**2015**, 52, 74–92. [Google Scholar] [CrossRef] - Stålhane, M.; Hvattum, L.M.; Skaar, V. Optimization of Routing and Scheduling of Vessels to Perform Maintenance at Offshore Wind Farms. Energy Procedia
**2015**, 80, 92–99. [Google Scholar] [CrossRef] [Green Version] - Halvorsen-Weare, E.E.; Norstad, I.; Stålhane, M.; Nonås, L.M. A metaheuristic solution method for optimizing vessel fleet size and mix for maintenance operations at offshore wind farms under uncertainty. Energy Procedia
**2017**, 137, 531–538. [Google Scholar] [CrossRef] - Stålhane, M.; Halvorsen-Weare, E.E.; Nonås, L.M.; Pantuso, G. Optimizing vessel fleet size and mix to support maintenance operations at offshore wind farms. Eur. J. Oper. Res.
**2019**, 276, 495–509. [Google Scholar] [CrossRef] - Gutierrez-Alcoba, A.; Hendrix, E.; Ortega, G.; Halvorsen-Weare, E.; Haugland, D. On offshore wind farm maintenance scheduling for decision support on vessel fleet composition. Eur. J. Oper. Res.
**2019**, 279, 124–131. [Google Scholar] [CrossRef] - Pantuso, G.; Fagerholt, K.; Hvattum, L.M. A survey on maritime fleet size and mix problems. Eur. J. Oper. Res.
**2014**, 235, 341–349. [Google Scholar] [CrossRef] [Green Version] - Vieira, B.S.; Ribeiro, G.M.; Bahiense, L.; Cruz, R.; Mendes, A.B.; Laporte, G. Exact and heuristic algorithms for the fleet composition and periodic routing problem of offshore supply vessels with berth allocation decisions. Eur. J. Oper. Res.
**2021**, 295, 908–923. [Google Scholar] [CrossRef] - Pantuso, G.; Fagerholt, K.; Wallace, S.W. Solving hierarchical stochastic programs: Application to the maritime fleet renewal problem. INFORMS J. Comput.
**2015**, 27, 89–102. [Google Scholar] [CrossRef] - Louveaux, F.V. Multistage stochastic programs with block-separable recourse. In Stochastic Programming 84 Part II; Mathematical Programming Studies; Prekopa, A., Wets, R.J.B., Eds.; Springer: Berlin/Heidelberg, Germany, 1986; Volume 28, pp. 48–62. [Google Scholar]
- Hvattum, L.M.; Løkketangen, A.; Laporte, G. Scenario tree-based heuristics for stochastic inventory-routing problems. INFORMS J. Comput.
**2009**, 21, 268–285. [Google Scholar] [CrossRef] - Prais, M.; Ribeiro, C.C. Reactive GRASP: An application to a matrix decomposition problem in TDMA traffic assignment. INFORMS J. Comput.
**2000**, 12, 164–176. [Google Scholar] [CrossRef] [Green Version] - Festa, P.; Resende, M.G.C. An annotated bibliography of GRASP—Part II: Applications. Int. Trans. Oper. Res.
**2009**, 16, 131–172. [Google Scholar] [CrossRef] - Resende, M.G.C.; Ribeiro, C.C. Greedy randomized adaptive search procedures: Advances, hybridizations, and applications. In Handbook of Metaheuristics; International Series in Operations Research & Management Science; Gendreau, M., Potvin, J.Y., Eds.; Springer: New York, NY, USA, 2010; Volume 146, pp. 283–319. [Google Scholar]
- Kaut, M.; Midthun, K.T.; Werner, A.S.; Tomasgard, A.; Hellemo, L.; Fodstad, M. Multi-horizon stochastic programming. Comput. Manag. Sci.
**2012**, 11, 179–193. [Google Scholar] [CrossRef] - Bianchi, L.; Dorigo, M.; Gambardella, L.M.; Gutjahr, W.J. A survey on metaheuristics for stochastic combinatorial optimization. Nat. Comput.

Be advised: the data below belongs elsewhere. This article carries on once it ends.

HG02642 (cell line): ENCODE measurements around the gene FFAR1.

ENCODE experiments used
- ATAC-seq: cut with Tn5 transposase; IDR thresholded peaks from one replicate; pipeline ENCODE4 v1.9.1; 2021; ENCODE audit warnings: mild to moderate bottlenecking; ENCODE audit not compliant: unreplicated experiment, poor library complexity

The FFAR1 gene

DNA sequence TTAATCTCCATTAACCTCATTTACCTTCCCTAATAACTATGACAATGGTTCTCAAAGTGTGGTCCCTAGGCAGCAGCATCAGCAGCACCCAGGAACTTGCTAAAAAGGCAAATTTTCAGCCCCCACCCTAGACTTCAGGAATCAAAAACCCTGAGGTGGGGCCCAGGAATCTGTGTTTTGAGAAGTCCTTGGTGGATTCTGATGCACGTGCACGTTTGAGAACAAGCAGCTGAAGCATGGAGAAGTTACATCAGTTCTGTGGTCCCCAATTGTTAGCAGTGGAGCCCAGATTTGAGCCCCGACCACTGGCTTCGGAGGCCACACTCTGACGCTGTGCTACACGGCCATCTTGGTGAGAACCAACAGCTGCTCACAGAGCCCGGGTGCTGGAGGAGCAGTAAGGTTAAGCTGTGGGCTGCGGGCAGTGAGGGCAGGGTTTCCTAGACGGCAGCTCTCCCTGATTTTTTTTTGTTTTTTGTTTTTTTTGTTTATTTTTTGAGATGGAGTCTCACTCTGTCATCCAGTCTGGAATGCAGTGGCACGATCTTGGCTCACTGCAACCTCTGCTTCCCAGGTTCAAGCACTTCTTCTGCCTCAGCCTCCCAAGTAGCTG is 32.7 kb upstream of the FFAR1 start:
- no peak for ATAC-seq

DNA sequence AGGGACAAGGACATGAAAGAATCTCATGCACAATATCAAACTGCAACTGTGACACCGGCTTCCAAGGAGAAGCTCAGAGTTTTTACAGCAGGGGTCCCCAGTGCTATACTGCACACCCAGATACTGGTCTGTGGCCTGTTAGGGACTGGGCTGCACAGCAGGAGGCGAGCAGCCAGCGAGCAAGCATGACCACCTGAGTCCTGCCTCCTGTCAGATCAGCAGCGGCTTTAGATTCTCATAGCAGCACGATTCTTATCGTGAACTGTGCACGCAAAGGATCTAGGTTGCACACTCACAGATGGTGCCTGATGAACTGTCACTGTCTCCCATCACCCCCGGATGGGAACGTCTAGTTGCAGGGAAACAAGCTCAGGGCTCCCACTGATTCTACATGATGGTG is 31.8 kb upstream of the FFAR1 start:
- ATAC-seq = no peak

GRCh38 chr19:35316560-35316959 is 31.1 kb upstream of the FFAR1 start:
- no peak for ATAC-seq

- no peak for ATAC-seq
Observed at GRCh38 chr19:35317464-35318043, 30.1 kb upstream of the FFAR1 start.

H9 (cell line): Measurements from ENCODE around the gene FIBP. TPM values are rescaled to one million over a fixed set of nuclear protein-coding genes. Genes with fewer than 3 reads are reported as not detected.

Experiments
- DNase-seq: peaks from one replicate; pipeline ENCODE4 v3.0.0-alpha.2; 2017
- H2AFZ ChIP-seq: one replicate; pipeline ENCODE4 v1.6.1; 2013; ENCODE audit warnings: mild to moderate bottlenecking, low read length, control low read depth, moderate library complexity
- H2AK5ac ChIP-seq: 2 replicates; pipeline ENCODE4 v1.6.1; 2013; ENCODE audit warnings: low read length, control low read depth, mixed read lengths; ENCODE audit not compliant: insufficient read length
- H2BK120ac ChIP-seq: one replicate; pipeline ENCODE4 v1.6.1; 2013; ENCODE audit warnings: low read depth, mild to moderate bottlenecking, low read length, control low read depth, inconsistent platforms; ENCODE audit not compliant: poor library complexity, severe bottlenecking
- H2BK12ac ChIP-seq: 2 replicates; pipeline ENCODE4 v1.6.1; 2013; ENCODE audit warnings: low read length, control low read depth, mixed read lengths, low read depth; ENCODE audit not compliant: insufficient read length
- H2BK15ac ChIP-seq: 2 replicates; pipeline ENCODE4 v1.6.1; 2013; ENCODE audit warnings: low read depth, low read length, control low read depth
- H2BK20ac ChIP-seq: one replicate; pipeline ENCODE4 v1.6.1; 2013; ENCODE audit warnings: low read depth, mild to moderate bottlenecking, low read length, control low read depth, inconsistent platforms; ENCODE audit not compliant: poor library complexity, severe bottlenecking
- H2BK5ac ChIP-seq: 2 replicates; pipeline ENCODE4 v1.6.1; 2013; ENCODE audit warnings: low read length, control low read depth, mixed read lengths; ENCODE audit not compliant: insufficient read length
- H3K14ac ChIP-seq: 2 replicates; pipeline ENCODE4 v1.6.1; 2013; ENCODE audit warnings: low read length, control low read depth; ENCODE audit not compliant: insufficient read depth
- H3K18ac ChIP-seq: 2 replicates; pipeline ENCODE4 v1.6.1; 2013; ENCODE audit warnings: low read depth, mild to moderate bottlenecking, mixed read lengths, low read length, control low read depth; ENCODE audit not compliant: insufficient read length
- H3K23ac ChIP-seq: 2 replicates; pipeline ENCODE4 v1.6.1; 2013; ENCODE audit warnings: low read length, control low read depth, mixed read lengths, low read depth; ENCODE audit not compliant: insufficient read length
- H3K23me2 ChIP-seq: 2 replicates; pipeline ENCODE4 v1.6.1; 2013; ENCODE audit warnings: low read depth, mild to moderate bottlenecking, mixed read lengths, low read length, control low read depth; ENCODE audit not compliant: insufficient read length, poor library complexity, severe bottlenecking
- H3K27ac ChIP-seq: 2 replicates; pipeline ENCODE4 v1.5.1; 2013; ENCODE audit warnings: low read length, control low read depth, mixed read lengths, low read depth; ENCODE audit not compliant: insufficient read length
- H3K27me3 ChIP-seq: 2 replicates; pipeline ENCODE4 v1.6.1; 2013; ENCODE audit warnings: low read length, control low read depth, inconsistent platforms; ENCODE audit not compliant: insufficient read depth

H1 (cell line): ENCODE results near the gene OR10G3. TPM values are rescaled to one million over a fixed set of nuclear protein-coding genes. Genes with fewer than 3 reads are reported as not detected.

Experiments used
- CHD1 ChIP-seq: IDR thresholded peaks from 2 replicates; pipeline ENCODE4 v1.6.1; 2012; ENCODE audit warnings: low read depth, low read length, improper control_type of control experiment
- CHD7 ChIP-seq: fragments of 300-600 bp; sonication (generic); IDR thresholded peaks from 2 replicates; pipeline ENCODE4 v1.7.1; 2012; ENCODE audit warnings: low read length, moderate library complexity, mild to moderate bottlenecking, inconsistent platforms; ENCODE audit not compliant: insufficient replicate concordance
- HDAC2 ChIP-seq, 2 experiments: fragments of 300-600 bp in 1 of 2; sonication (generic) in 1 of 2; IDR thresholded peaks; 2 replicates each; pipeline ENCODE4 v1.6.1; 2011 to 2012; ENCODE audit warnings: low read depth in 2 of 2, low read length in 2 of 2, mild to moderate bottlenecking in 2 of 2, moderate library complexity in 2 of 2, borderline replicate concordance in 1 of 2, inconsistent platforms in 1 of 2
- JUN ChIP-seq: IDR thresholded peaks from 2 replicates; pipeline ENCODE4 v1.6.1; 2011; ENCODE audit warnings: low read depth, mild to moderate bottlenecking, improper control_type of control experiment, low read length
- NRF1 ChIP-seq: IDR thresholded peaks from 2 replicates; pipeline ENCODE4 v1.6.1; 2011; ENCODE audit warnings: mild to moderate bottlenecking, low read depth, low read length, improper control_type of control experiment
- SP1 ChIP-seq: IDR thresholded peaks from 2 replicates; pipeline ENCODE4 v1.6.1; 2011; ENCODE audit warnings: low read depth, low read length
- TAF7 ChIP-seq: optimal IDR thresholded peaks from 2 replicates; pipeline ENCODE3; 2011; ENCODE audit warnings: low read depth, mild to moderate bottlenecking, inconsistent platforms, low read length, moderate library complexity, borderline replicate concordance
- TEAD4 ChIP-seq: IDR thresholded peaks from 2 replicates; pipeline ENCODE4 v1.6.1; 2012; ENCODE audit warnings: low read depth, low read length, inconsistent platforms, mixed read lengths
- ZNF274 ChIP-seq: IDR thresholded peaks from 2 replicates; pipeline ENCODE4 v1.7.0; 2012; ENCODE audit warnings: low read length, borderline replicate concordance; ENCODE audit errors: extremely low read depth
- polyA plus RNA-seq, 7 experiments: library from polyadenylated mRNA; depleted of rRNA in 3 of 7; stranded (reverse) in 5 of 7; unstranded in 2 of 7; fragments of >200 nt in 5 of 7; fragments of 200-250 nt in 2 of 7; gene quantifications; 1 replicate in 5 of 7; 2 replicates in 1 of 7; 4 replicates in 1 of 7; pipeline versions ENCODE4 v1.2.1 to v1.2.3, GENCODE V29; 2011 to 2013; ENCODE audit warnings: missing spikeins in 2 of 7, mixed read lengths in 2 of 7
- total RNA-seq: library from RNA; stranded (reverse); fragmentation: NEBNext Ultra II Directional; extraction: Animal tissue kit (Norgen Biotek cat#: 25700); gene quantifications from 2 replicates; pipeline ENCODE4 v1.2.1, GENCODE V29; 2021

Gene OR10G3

**2009**, 8, 239–287. [Google Scholar] [CrossRef] [Green Version] - Gutjahr, W.J. Recent trends in metaheuristics for stochastic combinatorial optimization. Cent. Eur. J. Comput. Sci.
**2011**, 1, 58–66. [Google Scholar] [CrossRef] [Green Version] - Hvattum, L.M.; Esbensen, E.F. Metaheuristics for stochastic problems. In Wiley Encyclopedia of Operations Research and Management Science; Cochran, J.J., Cox, L.A., Jr., Keskinocak, P., Kharoufeh, J.P., Smith, J.C., Eds.; Wiley: New York, NY, USA, 2011; Volume 5, pp. 3218–3229. [Google Scholar]
- Attari, M.; Torkayesh, A.; Malmir, B.; Jami, E. Robust possibilistic programming for joint order batching and picker routing problem in warehouse management. Int. J. Prod. Res.
**2021**, 59, 4434–4452. [Google Scholar] [CrossRef] - Ghaffarinasab, N.; Andaryan, A.; Torkayesh, A. Robust single allocation p-hub median problem under hose and hybrid demand uncertainties: Models and algorithms. Int. J. Manag. Sci. Eng. Manag.
**2020**, 15, 184–195. [Google Scholar] [CrossRef] - Alinaghian, M.; Tirkolaee, E.; Dezaki, Z.; Hejazi, S.; Ding, W. An augmented tabu search algorithm for the green inventory-routing problem with time windows. Swarm Evol. Comput.
**2021**, 60, 100802. [Google Scholar] [CrossRef] - Tirkolaee, E.; Goli, A.; Pahlevan, M.; Kordestanizadeh, R. A robust bi-objective multi-trip periodic capacitated arc routing problem for urban waste collection using a multi-objective invasive weed optimization. Waste Manag. Res.
**2019**, 37, 1089–1101. [Google Scholar] [CrossRef] [PubMed] - Dogger Bank. Dogger Bank Wind Farm: About the Project. 2021. Available online: https://doggerbank.com/about/ (accessed on 20 September 2021).
- Equinor. Equinor Selected for Largest-Ever US Offshore Wind Award. 2021. Available online: https://www.equinor.com/en/news/202101-us-offshore-wind.html (accessed on 20 September 2021).
- Cox, S. How Do You Finance Projects in a Zero-Subsidy World? 2021. Available online: https://www.dnv.com/article/how-do-you-finance-projects-in-a-zero-subsidy-world–166391 (accessed on 20 September 2021).

**Figure 1.**Scenario tree for instance F2, with uncertainty in the step-wise development of wind farms.

MIP Solver | Fleet Deployment Heuristic | ||||
---|---|---|---|---|---|

Fleet | Objective [m€] | Rank [-] | Objective [m€] | Rank [-] | Difference [%] |

1 | 73.77 | 1 | 74.32 | 1 | 1.70 |

2 | 74.02 | 2 | 74.37 | 2 | 1.13 |

3 | 74.11 | 3 | 74.54 | 3 | 1.36 |

4 | 75.60 | 4 | 76.86 | 5 | 3.65 |

5 | 75.64 | 5 | 76.90 | 6 | 3.57 |

6 | 76.43 | 6 | 76.84 | 4 | 1.33 |

7 | 82.10 | 7 | 83.56 | 7 | 3.55 |

8 | 114.89 | 8 | 117.78 | 8 | 3.76 |

9 | 201.22 | 9 | 207.26 | 9 | 3.65 |

10 | 1550.64 | 10 | 1550.64 | 10 | 0.00 |

**Table 2.**Test instances used in the calibration testing of the GRASP. The strategic scenario trees for instances marked with an asterisk are unbalaned. Their structure is explained in [1].